Steps to Do a Poof in the Hair

Snooki's hair poof helped to bring the retro look into the limelight again.
... Frazer Harrison/Getty Images Entertainment/Getty Images

The hair poof has taken many forms over the years. Big hair first gained popularity in the 1960s with the likes of Bridget Bardot and the beehive, and was more recently revived as a modern way of adding volume and height without going for a full updo. The advantage to the poof is that it can be formal or casual, depending on your outfit and makeup for the day. It's the perfect option for those times when you have to head to class but may want to go to a party later, and can't spend hours in front of the mirror again. Master the versatile hair poof for a voluminous look that won't let you down.

Comb all of your hair back over the crown of your head.

Lift up the top layer of hair that goes from one temple to the other. If you would like a smaller poof, use less hair.

Spritz the underside of the section with a texturizing spray or dry shampoo. Hair with a bit of grit holds voluminous styles much better than squeaky clean hair.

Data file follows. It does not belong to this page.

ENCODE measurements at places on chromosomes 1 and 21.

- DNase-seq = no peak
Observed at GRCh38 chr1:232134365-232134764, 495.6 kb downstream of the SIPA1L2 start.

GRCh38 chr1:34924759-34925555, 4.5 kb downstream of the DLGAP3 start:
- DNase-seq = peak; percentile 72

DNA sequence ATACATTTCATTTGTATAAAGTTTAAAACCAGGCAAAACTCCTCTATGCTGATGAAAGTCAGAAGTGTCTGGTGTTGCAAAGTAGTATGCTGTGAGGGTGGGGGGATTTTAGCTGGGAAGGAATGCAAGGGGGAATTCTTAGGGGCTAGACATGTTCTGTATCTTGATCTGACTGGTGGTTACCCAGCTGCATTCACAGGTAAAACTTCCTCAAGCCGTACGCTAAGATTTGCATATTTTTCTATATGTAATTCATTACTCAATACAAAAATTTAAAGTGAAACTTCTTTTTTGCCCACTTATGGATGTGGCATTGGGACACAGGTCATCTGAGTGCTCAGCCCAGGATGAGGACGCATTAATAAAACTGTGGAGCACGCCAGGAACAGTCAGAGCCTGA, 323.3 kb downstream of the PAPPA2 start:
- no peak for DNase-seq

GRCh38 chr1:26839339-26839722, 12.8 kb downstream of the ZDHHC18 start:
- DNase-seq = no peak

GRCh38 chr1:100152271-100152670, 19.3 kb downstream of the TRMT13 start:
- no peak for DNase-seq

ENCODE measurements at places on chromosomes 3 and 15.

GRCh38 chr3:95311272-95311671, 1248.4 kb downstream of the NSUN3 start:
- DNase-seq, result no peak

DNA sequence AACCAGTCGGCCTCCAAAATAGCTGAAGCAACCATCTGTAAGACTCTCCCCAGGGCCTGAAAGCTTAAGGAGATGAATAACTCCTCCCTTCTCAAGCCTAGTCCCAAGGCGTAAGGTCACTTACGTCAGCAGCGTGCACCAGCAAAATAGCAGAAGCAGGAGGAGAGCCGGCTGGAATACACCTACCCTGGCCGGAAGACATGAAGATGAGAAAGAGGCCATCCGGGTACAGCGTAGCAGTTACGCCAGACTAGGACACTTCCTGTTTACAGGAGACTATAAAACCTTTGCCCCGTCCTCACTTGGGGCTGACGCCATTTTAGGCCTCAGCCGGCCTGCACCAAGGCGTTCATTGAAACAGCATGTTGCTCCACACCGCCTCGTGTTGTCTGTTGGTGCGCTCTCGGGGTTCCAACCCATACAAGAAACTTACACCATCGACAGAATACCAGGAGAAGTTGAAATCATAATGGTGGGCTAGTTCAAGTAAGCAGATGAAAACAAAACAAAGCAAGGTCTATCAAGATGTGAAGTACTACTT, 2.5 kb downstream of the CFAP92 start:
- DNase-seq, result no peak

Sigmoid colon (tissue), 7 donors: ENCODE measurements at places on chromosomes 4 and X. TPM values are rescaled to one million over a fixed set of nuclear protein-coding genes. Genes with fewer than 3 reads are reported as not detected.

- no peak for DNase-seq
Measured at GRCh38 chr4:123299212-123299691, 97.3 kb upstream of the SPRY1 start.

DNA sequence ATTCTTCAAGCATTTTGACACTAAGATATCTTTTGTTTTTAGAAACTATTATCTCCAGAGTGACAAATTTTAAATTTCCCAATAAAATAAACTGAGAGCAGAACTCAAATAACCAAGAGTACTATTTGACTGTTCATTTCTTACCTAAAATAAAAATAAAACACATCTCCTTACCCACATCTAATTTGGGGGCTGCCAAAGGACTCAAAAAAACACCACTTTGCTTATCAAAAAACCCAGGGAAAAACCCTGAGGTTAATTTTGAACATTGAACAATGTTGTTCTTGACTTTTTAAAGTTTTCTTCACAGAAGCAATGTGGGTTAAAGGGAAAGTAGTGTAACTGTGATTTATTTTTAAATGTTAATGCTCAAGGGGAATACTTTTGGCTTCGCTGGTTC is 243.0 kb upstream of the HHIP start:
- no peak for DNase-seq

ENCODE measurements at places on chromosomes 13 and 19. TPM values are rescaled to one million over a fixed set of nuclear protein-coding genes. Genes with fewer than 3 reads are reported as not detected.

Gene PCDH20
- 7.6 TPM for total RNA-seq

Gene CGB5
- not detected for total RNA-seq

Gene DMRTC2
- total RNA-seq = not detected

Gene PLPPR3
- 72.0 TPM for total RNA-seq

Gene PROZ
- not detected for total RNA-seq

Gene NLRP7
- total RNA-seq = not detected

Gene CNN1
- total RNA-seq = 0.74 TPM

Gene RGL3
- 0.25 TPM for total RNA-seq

Separate the sprayed section into three smaller sections. Pick up the first new section, holding it tightly at a 90 degree angle from your head.

Place a teasing brush near the end of the section, and brush hair all the way down to your head using quick strokes. Continue until the desired volume is achieved, and repeat on the other sections of hair.

Spray the backcombed pieces with a light-hold hairspray while holding the can 8 inches from your head.

Pull the section of hair together again; use your brush to lightly smooth over the top and tame any flyaways.

Position the poof as desired over the crown of your head; use a hair pin to secure it in place, right at the base of the poof.

  • Style the poof the day after it has been washed to ensure a better hold.

Celeigh O'Neil has been writing professionally since 2008. She has a Bachelor of fine arts from the University of Ottawa, as well as degrees in fashion illustration/design, digital arts and certification in hair and makeup artistry. O'Neil was a frequent contributor to Toronto's "Dialog" newspaper and has worked as an instructional writer, creating lessons in fashion, art and English for students of all ages.